Mazda has officially started production of the all-new Mazda MX-30, the company’s first all-electric vehicle, at Ujina plant No. 1 in Hiroshima, Japan.
Expected to be available in selected markets around the world either later this year or in 2021, the new MX-30 is powered by Mazda’s e-Skyactiv front-wheel drive powertrain which combines a 145 PS electric motor with a 35.5kWh lithium-ion battery, equipping the new SUV with a driving range of approximately 200km (WLTP combined).
The system battery can be charged to 80% within approximately 40 minutes using DC rapid charging.
The MX-30’s Skyactiv-Vehicle Architecture has been specifically tailored to complement the vehicle’s all-electric driving behaviour. Mazda claims that the EV will be as great to drive as every other Mazda car.
Design wise, there’s nothing much to shout about. Like the rest of the portfolio, the exterior design is based on Mazda’s Kodo Soul of Motion philosophy, but with a three-tone paint job. The pillar-less freestyle doors are cool though.
Inside, the MX-30 EV features light grey cloth and stone leatherette upholstery combined with orange seat stitching, a driver-centric cockpit, a floating centre console, Mazda’s first seven-inch touch-screen air-conditioning panel, and a range of new, environmentally friendly materials such as cork, and door trim fabric incorporating fibres from recycled plastic bottles.
Standard interior equipment includes a windscreen projecting head-up display, 8-way electric adjustable drivers’ seat, a colour 7-inch TFT dial display, a leather wrapped steering wheel and chrome trim accents, Mazda Connect, Apple CarPlay and Android Auto, while the technology tally also includes Mazda Radar Cruise control and a driver’s knee airbag.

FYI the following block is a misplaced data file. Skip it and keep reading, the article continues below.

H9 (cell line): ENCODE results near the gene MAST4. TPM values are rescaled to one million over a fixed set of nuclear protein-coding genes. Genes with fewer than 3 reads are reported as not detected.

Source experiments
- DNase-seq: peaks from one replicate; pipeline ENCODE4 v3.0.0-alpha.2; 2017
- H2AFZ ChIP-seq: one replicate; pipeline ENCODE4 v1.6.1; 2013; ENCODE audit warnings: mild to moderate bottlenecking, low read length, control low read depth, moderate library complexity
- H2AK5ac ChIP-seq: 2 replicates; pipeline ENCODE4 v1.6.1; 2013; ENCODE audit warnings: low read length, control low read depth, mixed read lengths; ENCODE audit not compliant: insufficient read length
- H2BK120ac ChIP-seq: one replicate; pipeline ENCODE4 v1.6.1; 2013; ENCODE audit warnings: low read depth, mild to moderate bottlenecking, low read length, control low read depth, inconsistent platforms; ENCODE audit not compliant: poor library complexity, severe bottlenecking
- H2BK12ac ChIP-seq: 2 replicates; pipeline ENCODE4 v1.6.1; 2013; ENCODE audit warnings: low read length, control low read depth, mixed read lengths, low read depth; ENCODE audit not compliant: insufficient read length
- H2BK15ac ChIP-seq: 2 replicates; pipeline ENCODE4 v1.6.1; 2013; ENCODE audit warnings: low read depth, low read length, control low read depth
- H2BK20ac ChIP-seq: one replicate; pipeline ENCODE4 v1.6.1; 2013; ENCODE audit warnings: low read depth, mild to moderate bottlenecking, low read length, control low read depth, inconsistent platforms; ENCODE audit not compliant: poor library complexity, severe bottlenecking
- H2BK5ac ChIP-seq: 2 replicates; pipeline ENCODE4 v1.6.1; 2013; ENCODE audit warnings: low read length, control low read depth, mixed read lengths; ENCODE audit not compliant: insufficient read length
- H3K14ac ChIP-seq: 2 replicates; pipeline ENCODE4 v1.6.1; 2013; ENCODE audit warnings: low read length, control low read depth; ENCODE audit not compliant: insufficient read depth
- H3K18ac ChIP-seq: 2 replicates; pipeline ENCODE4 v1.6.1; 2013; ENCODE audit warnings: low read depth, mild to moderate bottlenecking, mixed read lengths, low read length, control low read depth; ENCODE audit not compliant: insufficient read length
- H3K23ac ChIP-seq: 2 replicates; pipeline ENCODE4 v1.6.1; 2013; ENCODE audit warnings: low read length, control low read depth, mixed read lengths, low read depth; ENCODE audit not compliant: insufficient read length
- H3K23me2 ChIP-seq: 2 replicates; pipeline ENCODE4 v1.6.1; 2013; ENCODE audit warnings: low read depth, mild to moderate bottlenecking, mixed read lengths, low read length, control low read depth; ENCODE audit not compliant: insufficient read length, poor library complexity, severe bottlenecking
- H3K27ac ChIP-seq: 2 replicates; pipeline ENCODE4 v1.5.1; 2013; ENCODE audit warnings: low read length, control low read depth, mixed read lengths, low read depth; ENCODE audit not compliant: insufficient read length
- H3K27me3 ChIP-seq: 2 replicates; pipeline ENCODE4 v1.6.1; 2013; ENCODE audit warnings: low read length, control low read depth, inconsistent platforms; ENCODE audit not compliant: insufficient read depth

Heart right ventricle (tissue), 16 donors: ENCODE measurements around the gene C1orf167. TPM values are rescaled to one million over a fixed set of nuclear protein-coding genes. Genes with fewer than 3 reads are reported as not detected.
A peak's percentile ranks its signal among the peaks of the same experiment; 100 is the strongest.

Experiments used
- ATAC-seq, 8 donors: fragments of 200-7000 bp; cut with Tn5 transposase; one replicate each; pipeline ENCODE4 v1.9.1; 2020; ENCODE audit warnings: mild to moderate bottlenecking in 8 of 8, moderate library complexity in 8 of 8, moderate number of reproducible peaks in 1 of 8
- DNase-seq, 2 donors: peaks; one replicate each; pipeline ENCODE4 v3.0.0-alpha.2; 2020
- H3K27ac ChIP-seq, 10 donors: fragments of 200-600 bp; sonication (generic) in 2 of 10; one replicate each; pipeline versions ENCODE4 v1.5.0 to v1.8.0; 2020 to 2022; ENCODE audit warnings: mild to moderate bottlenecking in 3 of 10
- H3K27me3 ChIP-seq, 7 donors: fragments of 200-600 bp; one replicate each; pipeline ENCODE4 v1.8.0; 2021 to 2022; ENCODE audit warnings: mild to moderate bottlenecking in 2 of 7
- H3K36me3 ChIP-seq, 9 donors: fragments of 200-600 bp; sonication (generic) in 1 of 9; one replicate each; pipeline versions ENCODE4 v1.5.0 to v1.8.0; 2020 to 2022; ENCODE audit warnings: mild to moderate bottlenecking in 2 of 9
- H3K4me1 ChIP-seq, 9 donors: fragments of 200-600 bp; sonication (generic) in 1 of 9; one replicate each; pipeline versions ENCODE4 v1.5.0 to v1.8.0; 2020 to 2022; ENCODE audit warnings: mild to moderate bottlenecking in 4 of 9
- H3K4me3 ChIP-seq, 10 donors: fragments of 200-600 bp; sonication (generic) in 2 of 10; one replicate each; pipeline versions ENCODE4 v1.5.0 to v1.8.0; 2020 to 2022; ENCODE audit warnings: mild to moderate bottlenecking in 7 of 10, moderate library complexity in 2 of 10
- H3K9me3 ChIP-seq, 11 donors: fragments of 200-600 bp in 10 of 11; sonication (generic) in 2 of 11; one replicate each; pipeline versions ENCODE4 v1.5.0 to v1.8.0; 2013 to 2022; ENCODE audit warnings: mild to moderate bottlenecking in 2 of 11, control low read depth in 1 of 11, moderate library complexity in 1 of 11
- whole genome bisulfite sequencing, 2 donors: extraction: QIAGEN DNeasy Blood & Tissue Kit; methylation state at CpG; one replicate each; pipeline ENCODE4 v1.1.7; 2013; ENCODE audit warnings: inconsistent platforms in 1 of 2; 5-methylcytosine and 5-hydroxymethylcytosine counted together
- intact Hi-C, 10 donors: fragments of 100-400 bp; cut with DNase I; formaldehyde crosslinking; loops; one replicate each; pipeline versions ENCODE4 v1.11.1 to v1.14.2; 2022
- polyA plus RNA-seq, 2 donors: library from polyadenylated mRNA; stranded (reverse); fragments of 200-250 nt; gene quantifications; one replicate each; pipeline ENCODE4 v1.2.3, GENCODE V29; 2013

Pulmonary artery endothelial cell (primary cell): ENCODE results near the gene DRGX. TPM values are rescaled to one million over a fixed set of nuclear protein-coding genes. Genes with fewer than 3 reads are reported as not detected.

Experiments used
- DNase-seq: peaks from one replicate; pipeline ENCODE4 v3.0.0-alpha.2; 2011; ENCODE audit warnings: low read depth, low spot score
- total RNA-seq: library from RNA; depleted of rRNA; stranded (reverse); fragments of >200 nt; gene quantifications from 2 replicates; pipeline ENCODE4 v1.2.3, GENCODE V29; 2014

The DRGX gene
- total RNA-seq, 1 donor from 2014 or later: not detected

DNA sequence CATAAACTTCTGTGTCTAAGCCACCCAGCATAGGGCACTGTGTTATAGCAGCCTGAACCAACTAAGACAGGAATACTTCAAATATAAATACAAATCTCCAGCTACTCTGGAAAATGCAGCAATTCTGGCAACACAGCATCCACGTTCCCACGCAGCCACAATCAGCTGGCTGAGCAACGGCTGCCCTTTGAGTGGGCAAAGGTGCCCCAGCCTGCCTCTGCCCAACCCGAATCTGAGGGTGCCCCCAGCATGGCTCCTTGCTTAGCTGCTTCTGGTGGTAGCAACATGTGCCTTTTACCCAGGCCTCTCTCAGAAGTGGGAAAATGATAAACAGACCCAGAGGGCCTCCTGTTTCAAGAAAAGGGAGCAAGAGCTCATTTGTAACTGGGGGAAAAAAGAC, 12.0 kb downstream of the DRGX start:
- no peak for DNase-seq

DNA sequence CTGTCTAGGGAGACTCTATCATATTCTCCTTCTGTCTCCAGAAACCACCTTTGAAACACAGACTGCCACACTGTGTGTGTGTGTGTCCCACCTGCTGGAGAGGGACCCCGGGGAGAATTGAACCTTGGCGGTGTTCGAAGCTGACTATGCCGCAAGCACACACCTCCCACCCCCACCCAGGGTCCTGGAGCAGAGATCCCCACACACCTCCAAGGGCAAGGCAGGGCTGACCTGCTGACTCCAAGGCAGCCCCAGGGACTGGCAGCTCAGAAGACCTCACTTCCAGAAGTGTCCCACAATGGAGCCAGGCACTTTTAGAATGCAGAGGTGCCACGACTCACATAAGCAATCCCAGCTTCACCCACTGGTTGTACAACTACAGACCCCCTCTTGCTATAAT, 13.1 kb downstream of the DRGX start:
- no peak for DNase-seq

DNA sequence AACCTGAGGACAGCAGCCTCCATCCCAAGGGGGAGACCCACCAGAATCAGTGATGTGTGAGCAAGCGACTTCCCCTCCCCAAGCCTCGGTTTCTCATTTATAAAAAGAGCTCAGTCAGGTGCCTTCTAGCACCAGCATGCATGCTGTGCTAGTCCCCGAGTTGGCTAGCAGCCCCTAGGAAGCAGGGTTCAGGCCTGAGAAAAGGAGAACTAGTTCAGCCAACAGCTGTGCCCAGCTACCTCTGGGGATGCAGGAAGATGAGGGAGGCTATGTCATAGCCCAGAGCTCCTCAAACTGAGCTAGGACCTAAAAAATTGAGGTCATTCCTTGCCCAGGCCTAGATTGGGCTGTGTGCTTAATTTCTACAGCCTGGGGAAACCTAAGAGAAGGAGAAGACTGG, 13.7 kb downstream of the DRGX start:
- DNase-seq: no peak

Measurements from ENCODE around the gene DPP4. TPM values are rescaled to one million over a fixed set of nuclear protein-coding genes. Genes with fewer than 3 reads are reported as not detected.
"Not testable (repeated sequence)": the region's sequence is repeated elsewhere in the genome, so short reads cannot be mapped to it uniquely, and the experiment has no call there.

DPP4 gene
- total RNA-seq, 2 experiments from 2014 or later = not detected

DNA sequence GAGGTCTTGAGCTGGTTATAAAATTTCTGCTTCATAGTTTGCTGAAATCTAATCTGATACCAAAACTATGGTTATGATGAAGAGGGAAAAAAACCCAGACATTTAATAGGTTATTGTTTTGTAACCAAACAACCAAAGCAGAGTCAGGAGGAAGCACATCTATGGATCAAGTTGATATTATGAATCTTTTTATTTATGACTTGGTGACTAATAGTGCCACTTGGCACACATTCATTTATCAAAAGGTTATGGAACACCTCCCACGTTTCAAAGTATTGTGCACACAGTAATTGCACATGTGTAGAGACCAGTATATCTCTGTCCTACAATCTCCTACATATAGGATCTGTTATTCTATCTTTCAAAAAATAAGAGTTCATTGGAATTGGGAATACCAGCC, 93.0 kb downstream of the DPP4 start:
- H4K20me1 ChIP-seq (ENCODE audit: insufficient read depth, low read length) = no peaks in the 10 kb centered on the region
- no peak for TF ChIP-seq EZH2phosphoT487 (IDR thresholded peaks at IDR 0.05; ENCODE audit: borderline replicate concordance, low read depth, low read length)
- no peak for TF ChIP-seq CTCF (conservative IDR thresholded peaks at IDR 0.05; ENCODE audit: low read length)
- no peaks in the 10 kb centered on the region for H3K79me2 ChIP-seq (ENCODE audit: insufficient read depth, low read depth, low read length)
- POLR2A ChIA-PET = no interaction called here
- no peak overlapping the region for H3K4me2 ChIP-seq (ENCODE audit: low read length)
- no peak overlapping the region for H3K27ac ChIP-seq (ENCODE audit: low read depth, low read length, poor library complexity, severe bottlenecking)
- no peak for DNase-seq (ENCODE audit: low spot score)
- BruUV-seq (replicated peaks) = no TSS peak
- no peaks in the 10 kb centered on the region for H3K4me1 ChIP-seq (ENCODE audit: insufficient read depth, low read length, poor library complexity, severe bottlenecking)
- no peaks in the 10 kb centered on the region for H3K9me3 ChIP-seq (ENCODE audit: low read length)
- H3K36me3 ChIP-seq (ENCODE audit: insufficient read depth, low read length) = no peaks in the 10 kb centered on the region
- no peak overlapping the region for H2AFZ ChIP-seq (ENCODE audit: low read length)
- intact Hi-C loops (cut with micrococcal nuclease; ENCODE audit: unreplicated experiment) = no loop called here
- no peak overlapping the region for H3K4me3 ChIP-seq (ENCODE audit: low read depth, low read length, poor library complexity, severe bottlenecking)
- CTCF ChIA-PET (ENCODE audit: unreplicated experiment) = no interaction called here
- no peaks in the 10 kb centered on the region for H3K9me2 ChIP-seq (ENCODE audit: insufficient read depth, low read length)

In order to make sure it drives well, Mazda has incorporated the Electric G-Vectoring Control Plus (e-GVC Plus) technology into the MX-30, enhancing the chassis performance by using motor torque to optimise the front-rear load shift for improved stability.
The dynamic focus also extends to a throttle pedal that delivers a seamless transition between linier power delivery and smooth regeneration on lift off, equally, the braking system offers a seamless transfer between energy regeneration and hydraulic brake action.
In a nutshell, what Mazda is saying here is that they’ve thrown in a lot of gizmos and technology to make it drive just like a conventional petrol or diesel powered vehicle. As exciting and promising as it sounds, we shall wait for its arrival in this part of the world (fingers crossed) and see if it lives up to all the claims.